Coercion, not Consent

Whatever happened to a woman's right to make her own decisions about reproduction? Recent enactments raise the issue in sharp relief. The Arkansas legislature just passed a clearly unconstitutional law that prohibits abortions after 12 weeks. Not to be outdone, lawmakers in North Dakota just signed and sent along to the governor a measure that would prevent almost all abortions after a fetal heartbeat can be detected -- at around six weeks. The law will effectively require all women seeking early abortions to have a transvaginal ultrasound, because until around the 10th week of pregnancy, fetal heartbeats can only be detected in that way.

Similar measures have been tried before, but cooler heads had prevailed. Virginia tried requiring a transvaginal ultrasound for all pregnancies a couple years ago, but that proposal drowned in a whirlpool of bad press. And Indiana recently threatened to double down on a constitutional bet by requiring two separate ultrasounds of each woman choosing to terminate her pregnancy. Only after a national outcry did the state senate withdraw the bill that would have mandated one ultrasound before the procedure, and another one afterwards.

These initiatives are part of a larger surge of laws either enacted or proposed during the past two years. In creative ways unimagined just a few years earlier, states have recently been drafting and often passing an unprecedented number of measures designed to make women's access to abortion much more difficult. In a few cases, such as the laws in North Dakota and Arkansas, these statutes are sure to be struck down -- the Supreme Court has been quite clear that abortions can't be banned before the point of fetal viability. (A federal court in Idaho has already struck down that state's ban on abortions performed after 20 weeks, which is still pre-viability.)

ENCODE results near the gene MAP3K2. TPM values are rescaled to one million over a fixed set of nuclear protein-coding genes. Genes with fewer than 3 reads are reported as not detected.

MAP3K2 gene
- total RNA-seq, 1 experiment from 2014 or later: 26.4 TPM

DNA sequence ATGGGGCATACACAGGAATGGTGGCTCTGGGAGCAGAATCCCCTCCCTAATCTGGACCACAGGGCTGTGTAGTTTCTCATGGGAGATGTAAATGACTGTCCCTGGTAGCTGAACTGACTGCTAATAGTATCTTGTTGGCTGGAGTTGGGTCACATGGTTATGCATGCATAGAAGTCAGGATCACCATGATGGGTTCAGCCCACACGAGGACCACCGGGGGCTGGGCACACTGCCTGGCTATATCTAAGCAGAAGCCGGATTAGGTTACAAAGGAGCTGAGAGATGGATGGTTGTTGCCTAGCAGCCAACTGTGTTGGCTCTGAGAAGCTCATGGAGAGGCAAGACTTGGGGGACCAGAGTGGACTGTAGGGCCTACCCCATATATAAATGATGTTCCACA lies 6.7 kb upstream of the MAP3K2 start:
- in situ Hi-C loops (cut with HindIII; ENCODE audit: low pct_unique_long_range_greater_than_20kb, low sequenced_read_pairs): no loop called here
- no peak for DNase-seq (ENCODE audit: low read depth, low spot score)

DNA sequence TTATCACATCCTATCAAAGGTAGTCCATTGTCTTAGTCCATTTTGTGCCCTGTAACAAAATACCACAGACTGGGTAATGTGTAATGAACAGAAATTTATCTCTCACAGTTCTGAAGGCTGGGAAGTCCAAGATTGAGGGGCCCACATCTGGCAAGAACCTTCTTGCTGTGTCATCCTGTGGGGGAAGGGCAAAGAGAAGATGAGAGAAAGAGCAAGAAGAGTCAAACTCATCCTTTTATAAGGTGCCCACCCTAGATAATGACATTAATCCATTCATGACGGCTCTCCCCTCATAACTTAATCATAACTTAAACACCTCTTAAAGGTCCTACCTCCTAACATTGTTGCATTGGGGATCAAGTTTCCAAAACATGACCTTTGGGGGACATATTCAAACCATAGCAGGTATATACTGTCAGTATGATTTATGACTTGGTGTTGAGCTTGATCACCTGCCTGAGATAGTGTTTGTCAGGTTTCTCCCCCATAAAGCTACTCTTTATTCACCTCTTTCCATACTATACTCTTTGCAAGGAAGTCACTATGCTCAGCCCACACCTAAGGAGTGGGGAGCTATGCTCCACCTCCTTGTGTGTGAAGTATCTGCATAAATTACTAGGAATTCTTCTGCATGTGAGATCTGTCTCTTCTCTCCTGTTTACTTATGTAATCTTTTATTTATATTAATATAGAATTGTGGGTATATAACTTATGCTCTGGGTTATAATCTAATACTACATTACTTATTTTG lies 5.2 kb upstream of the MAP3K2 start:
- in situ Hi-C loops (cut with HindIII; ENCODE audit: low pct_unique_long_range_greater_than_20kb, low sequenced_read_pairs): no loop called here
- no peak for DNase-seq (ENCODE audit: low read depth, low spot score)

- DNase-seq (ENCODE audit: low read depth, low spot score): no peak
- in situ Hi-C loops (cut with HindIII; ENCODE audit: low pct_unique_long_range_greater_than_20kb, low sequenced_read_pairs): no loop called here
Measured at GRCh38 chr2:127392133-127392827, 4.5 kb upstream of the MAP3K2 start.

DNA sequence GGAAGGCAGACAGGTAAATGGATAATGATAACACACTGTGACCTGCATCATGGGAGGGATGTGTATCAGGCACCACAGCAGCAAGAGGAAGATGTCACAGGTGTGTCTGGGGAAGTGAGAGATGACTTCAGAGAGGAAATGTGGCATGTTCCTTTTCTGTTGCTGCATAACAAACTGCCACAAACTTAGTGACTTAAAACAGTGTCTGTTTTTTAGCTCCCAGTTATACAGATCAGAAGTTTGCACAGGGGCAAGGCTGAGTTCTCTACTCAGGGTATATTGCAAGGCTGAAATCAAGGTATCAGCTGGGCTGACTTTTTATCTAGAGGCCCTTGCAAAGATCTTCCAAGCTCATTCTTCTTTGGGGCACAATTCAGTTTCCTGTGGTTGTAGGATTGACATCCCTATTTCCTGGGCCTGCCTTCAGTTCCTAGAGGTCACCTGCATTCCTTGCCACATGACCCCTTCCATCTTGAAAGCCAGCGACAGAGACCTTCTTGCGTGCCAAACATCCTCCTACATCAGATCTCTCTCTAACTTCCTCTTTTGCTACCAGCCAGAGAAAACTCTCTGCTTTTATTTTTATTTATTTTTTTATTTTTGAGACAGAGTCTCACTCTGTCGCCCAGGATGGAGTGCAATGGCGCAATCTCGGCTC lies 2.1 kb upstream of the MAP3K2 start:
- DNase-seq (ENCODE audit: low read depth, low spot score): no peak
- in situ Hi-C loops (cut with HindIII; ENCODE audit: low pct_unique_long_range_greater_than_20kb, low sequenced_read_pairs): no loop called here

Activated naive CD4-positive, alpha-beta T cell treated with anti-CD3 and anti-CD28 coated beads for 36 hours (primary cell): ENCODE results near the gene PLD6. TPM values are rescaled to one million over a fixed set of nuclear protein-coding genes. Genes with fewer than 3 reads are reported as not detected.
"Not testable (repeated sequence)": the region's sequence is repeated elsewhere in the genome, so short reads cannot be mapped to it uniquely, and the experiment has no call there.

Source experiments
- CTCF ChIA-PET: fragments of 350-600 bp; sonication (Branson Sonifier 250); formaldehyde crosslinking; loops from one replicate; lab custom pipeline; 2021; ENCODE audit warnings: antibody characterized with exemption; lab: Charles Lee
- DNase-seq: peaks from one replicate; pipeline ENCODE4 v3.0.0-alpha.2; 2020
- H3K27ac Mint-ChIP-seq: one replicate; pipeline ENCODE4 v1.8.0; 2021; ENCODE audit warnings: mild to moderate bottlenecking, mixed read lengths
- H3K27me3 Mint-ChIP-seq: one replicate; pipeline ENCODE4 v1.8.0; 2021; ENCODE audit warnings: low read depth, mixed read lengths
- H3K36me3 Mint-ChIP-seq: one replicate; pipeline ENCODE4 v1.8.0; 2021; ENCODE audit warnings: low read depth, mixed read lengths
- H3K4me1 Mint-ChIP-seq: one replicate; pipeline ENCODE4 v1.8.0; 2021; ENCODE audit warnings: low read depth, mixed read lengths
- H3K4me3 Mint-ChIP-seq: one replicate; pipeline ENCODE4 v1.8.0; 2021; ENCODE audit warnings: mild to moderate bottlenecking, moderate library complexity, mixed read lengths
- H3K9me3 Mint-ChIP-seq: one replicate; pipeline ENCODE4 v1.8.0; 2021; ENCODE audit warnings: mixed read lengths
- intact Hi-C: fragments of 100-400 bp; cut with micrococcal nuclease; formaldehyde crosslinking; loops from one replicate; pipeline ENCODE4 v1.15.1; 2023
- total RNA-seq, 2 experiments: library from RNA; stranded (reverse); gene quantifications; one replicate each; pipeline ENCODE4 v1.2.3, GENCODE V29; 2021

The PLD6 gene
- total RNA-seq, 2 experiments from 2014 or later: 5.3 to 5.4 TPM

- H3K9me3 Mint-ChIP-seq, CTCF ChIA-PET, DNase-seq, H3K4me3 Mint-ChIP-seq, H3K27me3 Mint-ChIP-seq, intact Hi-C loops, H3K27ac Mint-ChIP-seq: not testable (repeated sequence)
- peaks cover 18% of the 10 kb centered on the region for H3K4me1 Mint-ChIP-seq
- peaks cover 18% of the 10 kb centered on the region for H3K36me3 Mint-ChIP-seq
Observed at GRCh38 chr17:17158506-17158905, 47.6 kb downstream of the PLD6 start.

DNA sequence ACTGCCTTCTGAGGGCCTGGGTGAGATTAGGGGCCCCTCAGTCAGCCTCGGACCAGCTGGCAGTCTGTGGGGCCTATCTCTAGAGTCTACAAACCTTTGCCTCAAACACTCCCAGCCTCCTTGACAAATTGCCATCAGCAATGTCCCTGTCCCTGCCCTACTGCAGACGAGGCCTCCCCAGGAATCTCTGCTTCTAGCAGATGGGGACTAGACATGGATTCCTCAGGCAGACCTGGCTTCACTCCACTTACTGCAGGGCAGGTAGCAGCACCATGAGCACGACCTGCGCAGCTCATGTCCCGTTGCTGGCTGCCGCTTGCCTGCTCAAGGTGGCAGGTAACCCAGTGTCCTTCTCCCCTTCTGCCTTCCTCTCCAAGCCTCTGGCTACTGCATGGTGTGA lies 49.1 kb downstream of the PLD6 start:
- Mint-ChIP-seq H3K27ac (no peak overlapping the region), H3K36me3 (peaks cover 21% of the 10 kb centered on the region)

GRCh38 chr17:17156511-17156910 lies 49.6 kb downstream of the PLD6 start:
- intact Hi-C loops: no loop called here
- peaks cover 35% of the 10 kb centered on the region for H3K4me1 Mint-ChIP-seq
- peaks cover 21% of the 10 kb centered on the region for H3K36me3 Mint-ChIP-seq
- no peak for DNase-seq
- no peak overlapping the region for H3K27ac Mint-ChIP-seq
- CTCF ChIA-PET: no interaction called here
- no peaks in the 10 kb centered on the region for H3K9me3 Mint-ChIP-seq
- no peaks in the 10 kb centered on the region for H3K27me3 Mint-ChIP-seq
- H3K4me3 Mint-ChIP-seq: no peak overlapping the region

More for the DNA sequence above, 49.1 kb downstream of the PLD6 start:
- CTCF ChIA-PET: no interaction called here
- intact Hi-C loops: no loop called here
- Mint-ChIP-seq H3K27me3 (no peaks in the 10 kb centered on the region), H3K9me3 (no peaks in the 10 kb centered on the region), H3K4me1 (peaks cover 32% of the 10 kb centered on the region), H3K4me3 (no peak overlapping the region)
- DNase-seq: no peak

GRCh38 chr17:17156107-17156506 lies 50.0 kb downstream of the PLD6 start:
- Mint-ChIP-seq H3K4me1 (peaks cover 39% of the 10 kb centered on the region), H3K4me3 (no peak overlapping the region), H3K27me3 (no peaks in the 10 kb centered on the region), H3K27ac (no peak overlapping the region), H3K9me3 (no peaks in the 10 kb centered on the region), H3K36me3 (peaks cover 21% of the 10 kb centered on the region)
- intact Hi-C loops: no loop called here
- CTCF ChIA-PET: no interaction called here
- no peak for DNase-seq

But most other cases aren't as clear, and something quite serious is going on here. The situation isn't helped by inaccuracies or hyperbole in many accounts of the effects of these laws. If we want to understand what's at stake for women's reproductive rights, it's important to get the facts right -- starting with the ultrasound laws. Only then can the best argument against these statutes be properly framed: In the long-term, they will undermine the physician-patient relationship by making the doctor the mouthpiece of the state.

So what's the truth about ultrasounds? In the weeks of early pregnancy when many women find themselves making important decisions about whether to continue a pregnancy, a transvaginal sonogram provides the most accurate assessment of the gestational age of the fetus, which in turn informs the counseling of risks associated with terminating the pregnancy -- so that's the standard procedure. After around ten weeks, though, an abdominal ultrasound will suffice, so the less invasive procedure is then equally effective.